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2.2 Choosing the Right Stock

Choosing the right stock image can make a portrait project a lot easier to render and a lot of fun to do. In this lesson, you'll learn how to identify the right images to use for your first project.

All photos featured in this lesson can be purchased from PhotoDune.

2.2 Choosing the Right Stock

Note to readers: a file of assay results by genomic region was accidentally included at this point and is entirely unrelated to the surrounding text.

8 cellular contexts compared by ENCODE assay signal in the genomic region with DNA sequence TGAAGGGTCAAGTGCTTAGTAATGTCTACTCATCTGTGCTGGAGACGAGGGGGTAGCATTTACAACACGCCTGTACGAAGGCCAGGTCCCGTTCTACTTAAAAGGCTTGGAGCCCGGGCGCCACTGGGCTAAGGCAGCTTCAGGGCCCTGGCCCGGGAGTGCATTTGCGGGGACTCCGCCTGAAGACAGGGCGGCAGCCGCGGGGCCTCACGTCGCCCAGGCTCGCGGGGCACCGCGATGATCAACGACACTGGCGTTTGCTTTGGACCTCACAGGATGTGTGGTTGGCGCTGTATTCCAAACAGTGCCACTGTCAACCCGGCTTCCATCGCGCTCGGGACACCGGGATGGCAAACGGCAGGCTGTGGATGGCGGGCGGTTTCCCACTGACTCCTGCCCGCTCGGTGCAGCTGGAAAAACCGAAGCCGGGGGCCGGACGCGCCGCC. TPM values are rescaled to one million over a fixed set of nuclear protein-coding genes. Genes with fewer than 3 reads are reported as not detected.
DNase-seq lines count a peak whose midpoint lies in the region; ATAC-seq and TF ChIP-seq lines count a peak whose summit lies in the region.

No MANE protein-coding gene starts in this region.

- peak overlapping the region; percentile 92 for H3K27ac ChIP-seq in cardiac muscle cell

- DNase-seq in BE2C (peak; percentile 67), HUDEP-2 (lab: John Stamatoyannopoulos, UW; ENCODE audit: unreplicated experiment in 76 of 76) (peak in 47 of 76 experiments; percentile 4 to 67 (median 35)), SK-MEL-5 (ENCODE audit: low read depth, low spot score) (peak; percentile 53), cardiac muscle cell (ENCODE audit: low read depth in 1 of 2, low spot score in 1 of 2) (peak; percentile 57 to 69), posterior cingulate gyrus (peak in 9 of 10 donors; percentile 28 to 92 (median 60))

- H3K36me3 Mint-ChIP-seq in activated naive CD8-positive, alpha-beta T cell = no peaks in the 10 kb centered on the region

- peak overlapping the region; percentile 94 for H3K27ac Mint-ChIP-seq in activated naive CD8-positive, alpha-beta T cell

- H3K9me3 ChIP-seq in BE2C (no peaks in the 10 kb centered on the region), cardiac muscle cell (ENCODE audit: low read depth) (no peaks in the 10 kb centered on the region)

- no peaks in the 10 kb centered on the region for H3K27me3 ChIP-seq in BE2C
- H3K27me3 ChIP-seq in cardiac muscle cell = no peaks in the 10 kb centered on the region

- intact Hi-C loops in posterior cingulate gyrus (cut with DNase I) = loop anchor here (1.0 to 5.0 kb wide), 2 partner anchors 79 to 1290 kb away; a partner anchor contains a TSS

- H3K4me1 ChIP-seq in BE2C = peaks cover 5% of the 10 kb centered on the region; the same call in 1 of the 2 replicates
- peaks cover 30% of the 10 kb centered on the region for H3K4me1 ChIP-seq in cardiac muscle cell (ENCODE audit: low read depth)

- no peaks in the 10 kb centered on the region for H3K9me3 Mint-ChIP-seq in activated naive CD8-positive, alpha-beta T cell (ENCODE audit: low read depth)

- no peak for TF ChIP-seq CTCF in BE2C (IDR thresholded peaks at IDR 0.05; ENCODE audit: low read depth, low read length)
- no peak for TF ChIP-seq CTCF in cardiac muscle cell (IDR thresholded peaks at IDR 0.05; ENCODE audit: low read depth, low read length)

Hey all, welcome back to Vector Portraits for Beginners on Tuts+. My name is Sharon Millin and in this lesson we're gonna be looking at choosing the right stock image. When you're first starting out choosing the right stock image can be vital to the final outcome. This is especially so when you're wanting an outcome without any modification or additions to the original image. So, choosing the right stock image will help with the success of your portrait project. So first, let's look at what would be a poor choice in stock image when you're first starting out. The first image has a strong depth of field where that focus is on the hand. This makes any detail and in phase hard to follow. If you're not strong on your drawing skills, this would be a frustrating first project. It works the same if the stock image is too small and you can't decipher any of the detailing. A stock image which has a lot of texture on the skin can be difficult to render. Be it from the signs of aging, or an HDR effect on the photo. This makes it hard to accurately pick up any highlights and any shadows. Speaking of shadows, I always found when I started out, a stock image with heavy shadows was difficult. Even more so when drawn line-on. This is because the darker areas are a lot more extreme and it can lead to a distorted rendering of the model. This sort of stock image, although a very interesting one, is best left for when you're more confident. Stock images with extreme angles can be interesting to look at, but they distort the proportions of the face. This is the same if the model has a quirky sort of face. Although it would be fun to follow along you wouldn't actually learn anything. Here is another example of heavy shadows, however its coupled with one key focal points, the eyes being hidden. You'd either need to be confident in drawing the eyes or confident in rendering the hair to pull this one off. So what should you be looking for in a stock image? Well here is two stock images, which would be very easy to work with. There's even lighting, they are high quality with no depth of field. The features aren't obscured, and are clear to work from. And they have natural faces and you can learn a lot from rendering them. If you're not confident in rendering specific areas, there are ways you can get around this, creative ways. For instance, this baby image avoids detailing in the mouth, the chin, and the neck. And this male avoids detail in the eyes with clever use of sunglasses. It would also require a little detailing in the hair. For this course however, I'll be using this stock image of a fashion portrait. It has an even lighting, it's high quality, and you can see all the features in the hair. The hair itself, I assure you, is a lot of fun to render. With messy hair, it means that you don't need to have straight lines. And you don't need to make sure that all your curves are precise. If we have a look at the stock image with the two final outcomes. You can see they are pretty similar to the end result, but we've added our own flair and style to it. Next time on Vector Portraits for Beginners, we're gonna be looking at skin tones. Thanks for listening.

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